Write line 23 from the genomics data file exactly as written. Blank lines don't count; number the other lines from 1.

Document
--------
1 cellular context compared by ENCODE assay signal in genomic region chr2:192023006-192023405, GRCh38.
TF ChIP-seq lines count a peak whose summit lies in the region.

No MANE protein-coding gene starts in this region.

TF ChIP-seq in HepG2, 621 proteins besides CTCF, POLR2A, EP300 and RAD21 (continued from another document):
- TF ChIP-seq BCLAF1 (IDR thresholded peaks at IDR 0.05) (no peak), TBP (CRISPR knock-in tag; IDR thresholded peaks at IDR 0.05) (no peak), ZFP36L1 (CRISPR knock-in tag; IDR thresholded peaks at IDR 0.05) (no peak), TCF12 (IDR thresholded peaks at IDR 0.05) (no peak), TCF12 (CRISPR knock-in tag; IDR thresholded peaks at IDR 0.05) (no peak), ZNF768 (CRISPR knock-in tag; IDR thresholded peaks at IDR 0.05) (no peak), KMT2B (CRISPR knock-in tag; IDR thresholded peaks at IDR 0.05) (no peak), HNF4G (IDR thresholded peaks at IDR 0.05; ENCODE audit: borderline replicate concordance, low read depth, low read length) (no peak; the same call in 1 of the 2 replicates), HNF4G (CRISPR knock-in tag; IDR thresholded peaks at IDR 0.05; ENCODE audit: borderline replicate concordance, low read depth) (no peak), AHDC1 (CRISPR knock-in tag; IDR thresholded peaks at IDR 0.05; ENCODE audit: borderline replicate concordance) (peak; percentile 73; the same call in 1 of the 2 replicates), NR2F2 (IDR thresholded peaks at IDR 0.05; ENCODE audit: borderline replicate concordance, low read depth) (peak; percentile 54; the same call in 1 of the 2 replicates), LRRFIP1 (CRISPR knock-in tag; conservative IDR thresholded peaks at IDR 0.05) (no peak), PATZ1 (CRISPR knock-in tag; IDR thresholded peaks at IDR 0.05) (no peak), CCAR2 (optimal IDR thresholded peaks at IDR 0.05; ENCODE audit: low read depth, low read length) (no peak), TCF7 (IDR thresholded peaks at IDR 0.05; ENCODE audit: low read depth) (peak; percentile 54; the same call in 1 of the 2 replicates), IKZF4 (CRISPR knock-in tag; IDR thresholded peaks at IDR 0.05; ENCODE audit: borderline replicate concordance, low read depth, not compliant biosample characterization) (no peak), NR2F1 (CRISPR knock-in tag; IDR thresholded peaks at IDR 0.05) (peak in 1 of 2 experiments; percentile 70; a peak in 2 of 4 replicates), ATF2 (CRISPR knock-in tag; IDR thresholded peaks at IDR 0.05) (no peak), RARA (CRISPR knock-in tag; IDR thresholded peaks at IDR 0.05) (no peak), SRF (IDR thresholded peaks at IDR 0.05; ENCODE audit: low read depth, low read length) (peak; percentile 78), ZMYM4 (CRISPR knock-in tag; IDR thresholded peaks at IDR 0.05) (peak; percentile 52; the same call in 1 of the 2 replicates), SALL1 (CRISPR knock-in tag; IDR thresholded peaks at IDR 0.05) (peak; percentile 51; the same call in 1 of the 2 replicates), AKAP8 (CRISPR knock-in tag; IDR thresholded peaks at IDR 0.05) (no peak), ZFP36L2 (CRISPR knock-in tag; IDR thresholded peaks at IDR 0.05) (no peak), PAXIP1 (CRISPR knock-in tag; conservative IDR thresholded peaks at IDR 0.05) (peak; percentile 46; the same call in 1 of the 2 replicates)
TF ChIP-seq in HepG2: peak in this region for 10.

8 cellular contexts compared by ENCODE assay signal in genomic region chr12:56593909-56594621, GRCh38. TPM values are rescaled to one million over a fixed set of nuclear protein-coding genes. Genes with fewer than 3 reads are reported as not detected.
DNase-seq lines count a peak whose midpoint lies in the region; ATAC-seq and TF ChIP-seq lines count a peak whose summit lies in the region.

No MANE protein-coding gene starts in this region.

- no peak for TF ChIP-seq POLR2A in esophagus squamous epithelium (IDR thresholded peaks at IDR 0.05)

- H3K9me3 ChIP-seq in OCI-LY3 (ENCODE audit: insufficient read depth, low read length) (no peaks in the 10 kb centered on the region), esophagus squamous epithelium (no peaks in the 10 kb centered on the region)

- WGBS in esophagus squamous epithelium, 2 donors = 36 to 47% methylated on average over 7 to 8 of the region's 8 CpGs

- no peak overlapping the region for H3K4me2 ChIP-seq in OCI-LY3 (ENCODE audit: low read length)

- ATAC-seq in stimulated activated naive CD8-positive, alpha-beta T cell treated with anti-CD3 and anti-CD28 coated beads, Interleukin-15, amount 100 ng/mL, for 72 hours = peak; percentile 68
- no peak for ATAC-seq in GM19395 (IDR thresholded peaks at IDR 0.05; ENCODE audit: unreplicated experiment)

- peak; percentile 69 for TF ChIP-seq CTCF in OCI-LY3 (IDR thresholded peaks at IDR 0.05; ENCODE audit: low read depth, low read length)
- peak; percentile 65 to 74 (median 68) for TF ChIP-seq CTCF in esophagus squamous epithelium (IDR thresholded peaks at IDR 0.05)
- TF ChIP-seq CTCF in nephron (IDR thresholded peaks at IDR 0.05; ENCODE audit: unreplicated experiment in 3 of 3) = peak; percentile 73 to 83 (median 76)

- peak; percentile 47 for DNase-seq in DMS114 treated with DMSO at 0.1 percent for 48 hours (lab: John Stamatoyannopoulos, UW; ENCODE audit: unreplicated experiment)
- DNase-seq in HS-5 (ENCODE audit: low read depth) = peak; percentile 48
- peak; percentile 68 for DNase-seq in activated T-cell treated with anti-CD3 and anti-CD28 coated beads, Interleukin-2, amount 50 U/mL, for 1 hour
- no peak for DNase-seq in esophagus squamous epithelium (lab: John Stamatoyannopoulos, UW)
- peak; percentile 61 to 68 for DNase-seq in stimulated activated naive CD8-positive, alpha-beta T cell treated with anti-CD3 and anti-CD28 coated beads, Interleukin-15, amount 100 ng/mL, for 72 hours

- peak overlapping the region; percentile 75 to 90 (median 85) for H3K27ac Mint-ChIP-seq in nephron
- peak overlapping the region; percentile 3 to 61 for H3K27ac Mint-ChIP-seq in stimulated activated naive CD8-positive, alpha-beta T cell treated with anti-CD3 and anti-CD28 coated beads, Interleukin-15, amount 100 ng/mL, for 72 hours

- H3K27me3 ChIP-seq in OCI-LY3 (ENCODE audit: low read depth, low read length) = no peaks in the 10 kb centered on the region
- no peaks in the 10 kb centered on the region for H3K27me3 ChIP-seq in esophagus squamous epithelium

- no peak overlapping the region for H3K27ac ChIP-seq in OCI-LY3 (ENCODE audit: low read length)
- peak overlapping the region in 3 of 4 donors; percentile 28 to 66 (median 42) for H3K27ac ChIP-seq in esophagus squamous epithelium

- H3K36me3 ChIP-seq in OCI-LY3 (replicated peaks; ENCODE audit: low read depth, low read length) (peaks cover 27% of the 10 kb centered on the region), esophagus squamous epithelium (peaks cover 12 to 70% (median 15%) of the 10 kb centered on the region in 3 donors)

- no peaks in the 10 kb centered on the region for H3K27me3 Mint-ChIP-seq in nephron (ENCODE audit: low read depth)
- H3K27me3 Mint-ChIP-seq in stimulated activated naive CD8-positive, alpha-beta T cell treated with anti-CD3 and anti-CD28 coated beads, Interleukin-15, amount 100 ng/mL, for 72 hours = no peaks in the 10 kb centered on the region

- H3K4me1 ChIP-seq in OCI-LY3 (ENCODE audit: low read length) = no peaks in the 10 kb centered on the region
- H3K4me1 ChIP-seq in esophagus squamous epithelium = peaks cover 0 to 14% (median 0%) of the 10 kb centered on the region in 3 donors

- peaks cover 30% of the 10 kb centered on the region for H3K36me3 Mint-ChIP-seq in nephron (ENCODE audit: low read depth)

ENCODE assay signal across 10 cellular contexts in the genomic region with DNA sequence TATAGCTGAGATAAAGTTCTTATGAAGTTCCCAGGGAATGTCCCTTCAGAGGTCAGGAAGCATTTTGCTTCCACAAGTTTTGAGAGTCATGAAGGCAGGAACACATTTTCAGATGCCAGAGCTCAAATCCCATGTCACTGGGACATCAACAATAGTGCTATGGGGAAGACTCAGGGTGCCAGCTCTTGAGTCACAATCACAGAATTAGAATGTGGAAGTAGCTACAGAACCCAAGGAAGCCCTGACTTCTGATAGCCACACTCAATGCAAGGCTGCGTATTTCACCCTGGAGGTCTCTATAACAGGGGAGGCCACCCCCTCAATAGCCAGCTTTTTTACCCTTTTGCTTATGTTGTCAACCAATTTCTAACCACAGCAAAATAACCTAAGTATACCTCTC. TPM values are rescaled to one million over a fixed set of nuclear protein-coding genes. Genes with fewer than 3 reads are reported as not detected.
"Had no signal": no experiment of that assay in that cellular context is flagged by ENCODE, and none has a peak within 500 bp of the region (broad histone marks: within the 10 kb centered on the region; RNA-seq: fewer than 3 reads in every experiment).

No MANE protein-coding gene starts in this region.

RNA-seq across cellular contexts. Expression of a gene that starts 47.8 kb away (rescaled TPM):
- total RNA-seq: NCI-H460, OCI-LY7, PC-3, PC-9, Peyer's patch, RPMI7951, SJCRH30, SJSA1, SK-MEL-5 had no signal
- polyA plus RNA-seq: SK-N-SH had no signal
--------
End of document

- peak; percentile 61 to 68 for DNase-seq in stimulated activated naive CD8-positive, alpha-beta T cell treated with anti-CD3 and anti-CD28 coated beads, Interleukin-15, amount 100 ng/mL, for 72 hours